As far as the United States is concerned, the greatest mystery is why much cheaper gasoline and oil prices have not yet stimulated a more positive increase in consumer spending, as it would have done once upon a time, as Americans climbed into those long, chromium, gas guzzling limos to head down the freeway to a shopping mall in the next State. The low cost of oil has hit America’s great oil production and oil services industries but not increased the average Joe’s propensity to consume the financial surplus in his or her pocket.

Is the solution to be found in economic or psychological analysis? Have Americans undergone some profound national personality change? Has that historic unquenchable confidence and optimism, which was linked to the great westwards expansion in the nineteenth century in search of low cost and abundant land and natural resources, now gone? Are Americans now less willing to take a chance in a land that was once able to bail out economic setbacks, through another move westward? Perhaps it is also due to the loss of individual enterprises like the vanished “mom and pop” stores to branches of large nationwide corporations. Or possibly, to a realisation that robots and artificial intelligence will mean fewer job opportunities in future? We know from surveys of public opinion that Americans are more pessimistic about the opportunities for their children and conscious of the drying up of traditional “trickle down” economics. I do not claim to know the answer to these questions, nor do I know if the questions are relevant to the analysis of why Americans do not seem to be spending in the way they used to.

Otherwise, it must be put down exclusively to the usual economic suspects. To the impact of those big, international “secular changes” on the US economy: historically high debt levels; over capacity on the supply side; the (sometimes) insidious changes brought by technology and the fact that Americans are on average considerably older than they were several decades ago.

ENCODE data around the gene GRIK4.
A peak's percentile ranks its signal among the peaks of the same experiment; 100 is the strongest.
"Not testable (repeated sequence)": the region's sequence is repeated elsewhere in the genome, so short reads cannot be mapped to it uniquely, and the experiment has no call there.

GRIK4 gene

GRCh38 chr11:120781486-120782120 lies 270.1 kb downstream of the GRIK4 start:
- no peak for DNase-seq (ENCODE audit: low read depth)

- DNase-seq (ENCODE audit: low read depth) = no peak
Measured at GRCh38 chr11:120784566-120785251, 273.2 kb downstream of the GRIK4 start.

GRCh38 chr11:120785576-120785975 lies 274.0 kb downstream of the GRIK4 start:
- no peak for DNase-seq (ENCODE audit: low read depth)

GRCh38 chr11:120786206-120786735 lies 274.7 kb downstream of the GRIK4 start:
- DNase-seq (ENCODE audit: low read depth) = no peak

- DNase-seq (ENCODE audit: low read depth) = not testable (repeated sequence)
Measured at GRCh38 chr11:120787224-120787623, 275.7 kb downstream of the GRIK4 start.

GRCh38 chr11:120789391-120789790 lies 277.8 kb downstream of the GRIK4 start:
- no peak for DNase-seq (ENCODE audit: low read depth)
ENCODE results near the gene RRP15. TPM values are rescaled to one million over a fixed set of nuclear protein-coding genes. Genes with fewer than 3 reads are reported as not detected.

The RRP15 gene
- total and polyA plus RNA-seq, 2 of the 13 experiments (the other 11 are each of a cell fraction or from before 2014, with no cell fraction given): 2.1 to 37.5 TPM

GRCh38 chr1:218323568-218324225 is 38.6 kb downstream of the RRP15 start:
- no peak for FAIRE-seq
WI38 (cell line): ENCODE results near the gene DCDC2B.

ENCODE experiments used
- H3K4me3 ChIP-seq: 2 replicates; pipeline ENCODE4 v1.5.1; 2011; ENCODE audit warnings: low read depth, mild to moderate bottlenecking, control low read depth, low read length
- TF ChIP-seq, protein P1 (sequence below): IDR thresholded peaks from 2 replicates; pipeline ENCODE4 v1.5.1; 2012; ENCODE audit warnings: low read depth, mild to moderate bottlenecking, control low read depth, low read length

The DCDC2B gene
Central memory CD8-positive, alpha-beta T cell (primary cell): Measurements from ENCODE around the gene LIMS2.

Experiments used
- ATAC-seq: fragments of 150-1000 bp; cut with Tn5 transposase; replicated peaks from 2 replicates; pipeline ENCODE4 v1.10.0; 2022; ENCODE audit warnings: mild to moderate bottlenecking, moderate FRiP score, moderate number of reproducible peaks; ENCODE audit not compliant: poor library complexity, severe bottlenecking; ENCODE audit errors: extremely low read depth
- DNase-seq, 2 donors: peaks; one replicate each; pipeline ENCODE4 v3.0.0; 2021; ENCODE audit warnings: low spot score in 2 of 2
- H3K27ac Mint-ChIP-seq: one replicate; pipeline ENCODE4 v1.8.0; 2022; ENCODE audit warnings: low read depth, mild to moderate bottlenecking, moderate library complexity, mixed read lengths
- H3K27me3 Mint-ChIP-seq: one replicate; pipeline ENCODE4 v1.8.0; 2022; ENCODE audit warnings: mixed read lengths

Back in the United Kingdom there is similar evidence of such concerns amongst policy makers. Here too we were informed by the Governor of the Bank of England that the next move in interest rates would be up. But the engine of economic combustion appears to be faltering. Not only is it reported that the members of the Bank’s Monetary Policy Committee (MPC) have unanimously switched interest rates from drive gear to park; there is also new talk of providing responsive stimulus if economic conditions unexpectedly deteriorate. That is pretty much what the Governor of the Bank of England told the Treasury Select Committee. It is my impression that he was describing a knee-jerk reaction to any negative economic surprises on the downside. The mood is suddenly changed and some crystal-ball watchers (sorry, I should have said economic metric analysts) apparently now foresee no increase in bank rates for three or four years!

Meanwhile, thanks in part to the Brexit referendum and our nation’s trade deficit position, the pound/dollar exchange rate has moved significantly lower in favour of the dollar. Just when you think the message is clear, those mists come swirling in again with enveloped contradictions. Consumer confidence is still strong and whilst the pound fell the government was able to sell £2.7 billion of an inflation-linked 50 year gilt, at a reportedly near record high price on the back of demand 3.7 times greater than the supply.

Rather like that gilt auction, the economic situation poses more unanswered questions than answers. The macroeconomic radar now shows a likely bumpy ride and a fog of low (and possibly even lower) rates. As Mr Donald D. Trump says, “What the hell is going on?”